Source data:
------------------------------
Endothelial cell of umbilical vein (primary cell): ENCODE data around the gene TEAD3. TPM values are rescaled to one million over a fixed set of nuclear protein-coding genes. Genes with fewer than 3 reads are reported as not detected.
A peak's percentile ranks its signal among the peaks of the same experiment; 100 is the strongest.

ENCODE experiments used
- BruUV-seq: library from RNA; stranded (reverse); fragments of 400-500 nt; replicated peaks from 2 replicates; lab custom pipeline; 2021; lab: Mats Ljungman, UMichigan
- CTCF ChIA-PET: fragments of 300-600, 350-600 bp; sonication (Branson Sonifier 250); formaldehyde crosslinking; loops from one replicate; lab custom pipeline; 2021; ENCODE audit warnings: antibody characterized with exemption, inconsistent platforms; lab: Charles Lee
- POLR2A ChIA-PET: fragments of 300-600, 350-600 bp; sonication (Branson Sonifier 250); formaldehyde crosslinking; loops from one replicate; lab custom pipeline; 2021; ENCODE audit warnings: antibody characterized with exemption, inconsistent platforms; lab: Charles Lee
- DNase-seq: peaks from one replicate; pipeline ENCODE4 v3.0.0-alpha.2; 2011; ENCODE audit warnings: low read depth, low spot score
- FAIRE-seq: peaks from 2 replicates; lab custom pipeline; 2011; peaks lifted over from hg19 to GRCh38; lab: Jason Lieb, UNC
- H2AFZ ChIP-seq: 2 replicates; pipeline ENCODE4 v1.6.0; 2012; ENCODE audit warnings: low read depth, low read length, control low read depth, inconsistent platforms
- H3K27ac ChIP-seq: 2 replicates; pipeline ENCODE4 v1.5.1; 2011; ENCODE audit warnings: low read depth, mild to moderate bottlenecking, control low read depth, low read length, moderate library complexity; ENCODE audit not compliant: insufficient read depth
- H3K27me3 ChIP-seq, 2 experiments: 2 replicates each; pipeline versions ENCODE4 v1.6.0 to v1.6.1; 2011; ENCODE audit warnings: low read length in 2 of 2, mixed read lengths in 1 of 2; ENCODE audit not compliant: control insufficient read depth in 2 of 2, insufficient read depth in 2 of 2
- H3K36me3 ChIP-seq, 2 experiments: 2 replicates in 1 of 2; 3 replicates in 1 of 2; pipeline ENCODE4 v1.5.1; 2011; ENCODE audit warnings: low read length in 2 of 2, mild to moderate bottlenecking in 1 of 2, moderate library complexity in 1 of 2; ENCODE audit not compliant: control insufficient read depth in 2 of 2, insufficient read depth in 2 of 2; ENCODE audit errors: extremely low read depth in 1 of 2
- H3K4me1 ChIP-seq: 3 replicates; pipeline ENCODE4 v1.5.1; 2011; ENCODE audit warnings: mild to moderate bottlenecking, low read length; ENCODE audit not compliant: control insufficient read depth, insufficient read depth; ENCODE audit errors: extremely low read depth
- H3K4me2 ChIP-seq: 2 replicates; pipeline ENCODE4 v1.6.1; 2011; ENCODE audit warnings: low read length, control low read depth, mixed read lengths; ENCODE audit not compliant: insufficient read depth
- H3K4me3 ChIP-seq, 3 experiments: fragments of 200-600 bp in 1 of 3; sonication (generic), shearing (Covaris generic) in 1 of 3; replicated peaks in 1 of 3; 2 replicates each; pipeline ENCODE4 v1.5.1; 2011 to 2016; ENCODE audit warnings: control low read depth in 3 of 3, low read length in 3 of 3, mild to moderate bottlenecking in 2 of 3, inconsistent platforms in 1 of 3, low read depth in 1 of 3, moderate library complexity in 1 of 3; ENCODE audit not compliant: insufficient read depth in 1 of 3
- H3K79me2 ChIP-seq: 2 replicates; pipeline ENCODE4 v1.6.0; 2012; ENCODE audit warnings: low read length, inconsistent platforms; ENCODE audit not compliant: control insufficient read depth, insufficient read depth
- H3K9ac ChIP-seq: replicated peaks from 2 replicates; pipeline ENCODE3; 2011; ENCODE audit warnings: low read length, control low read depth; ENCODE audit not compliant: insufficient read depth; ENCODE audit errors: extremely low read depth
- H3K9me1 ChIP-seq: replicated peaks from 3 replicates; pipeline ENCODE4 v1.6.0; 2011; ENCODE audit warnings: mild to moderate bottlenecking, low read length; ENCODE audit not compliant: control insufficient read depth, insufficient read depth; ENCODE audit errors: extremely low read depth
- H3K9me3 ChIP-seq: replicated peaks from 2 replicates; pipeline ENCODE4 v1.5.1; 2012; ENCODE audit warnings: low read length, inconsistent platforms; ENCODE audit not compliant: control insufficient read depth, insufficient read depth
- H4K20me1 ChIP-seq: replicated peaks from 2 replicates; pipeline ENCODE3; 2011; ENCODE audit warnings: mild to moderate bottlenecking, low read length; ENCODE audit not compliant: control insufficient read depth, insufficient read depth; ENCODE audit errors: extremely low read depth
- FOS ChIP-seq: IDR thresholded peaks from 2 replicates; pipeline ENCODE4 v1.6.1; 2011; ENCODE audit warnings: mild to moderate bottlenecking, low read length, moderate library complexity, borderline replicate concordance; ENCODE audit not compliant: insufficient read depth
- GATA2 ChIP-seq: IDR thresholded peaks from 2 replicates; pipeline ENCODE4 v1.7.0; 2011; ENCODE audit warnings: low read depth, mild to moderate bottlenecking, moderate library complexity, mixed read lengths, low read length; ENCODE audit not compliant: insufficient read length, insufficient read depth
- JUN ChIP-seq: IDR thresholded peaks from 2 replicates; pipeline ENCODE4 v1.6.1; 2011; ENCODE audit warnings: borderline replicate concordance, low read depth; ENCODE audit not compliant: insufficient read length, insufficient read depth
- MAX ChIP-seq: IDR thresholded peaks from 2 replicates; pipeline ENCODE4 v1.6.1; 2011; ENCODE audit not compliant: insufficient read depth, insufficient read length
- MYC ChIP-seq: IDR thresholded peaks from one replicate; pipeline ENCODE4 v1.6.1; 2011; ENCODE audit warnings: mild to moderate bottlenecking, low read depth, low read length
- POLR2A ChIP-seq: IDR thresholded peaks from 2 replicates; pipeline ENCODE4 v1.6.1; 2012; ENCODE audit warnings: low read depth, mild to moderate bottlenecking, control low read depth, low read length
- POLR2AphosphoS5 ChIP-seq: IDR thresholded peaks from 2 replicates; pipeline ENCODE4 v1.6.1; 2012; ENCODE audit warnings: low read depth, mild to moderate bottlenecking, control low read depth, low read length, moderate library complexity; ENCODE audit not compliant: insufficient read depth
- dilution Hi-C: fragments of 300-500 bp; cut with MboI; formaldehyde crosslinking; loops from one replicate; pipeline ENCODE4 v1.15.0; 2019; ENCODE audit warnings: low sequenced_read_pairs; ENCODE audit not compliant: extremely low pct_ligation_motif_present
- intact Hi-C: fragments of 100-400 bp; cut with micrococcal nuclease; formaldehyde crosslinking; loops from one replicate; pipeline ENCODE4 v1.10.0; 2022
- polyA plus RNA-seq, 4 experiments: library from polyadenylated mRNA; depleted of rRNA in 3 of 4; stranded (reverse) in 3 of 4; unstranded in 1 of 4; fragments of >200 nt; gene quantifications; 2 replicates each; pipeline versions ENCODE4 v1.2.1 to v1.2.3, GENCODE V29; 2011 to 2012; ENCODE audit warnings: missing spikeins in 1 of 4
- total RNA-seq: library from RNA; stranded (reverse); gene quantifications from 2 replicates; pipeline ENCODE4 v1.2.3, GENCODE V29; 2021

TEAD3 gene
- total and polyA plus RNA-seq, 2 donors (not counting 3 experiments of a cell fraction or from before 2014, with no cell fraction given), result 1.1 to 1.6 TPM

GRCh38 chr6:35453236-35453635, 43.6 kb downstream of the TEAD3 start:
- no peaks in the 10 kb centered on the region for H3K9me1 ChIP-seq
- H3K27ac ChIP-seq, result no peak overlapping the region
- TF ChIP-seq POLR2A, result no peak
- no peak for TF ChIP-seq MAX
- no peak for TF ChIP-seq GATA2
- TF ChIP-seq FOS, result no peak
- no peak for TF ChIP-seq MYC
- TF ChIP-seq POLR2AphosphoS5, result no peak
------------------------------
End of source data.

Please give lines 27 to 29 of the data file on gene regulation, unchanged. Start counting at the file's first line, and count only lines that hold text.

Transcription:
- POLR2AphosphoS5 ChIP-seq: IDR thresholded peaks from 2 replicates; pipeline ENCODE4 v1.6.1; 2012; ENCODE audit warnings: low read depth, mild to moderate bottlenecking, control low read depth, low read length, moderate library complexity; ENCODE audit not compliant: insufficient read depth
- dilution Hi-C: fragments of 300-500 bp; cut with MboI; formaldehyde crosslinking; loops from one replicate; pipeline ENCODE4 v1.15.0; 2019; ENCODE audit warnings: low sequenced_read_pairs; ENCODE audit not compliant: extremely low pct_ligation_motif_present
- intact Hi-C: fragments of 100-400 bp; cut with micrococcal nuclease; formaldehyde crosslinking; loops from one replicate; pipeline ENCODE4 v1.10.0; 2022